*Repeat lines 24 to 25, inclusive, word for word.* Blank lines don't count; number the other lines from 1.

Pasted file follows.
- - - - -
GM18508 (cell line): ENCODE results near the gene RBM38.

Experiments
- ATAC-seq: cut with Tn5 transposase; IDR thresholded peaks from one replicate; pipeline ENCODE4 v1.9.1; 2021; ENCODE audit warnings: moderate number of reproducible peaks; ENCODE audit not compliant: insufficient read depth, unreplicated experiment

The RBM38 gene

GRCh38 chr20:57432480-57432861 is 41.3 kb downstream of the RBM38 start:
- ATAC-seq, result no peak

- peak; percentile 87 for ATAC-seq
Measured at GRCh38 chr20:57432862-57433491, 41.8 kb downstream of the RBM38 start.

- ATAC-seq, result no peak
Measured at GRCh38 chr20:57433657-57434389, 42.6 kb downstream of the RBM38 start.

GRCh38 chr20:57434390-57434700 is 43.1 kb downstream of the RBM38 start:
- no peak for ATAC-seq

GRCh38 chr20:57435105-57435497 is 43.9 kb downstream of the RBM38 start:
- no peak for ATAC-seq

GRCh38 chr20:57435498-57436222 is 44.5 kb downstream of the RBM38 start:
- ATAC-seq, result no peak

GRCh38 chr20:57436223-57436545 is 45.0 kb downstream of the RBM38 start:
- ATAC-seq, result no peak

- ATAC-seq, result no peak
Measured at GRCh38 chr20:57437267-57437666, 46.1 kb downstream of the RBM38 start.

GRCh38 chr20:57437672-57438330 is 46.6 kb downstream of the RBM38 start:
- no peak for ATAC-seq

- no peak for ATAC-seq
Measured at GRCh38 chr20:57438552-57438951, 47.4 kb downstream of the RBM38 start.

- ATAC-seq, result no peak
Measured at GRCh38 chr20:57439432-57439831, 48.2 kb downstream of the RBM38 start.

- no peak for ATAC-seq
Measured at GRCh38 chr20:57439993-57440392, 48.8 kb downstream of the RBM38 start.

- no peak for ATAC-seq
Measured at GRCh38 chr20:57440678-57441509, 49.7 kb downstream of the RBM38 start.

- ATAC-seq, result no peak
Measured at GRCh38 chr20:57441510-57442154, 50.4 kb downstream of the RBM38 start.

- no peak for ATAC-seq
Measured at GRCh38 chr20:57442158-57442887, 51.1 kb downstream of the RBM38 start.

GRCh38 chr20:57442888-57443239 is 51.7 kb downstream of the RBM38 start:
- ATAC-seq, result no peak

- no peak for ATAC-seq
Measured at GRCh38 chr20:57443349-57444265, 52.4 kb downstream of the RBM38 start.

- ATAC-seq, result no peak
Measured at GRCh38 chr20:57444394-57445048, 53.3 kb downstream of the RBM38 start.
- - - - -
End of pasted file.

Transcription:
Measured at GRCh38 chr20:57438552-57438951, 47.4 kb downstream of the RBM38 start.

- ATAC-seq, result no peak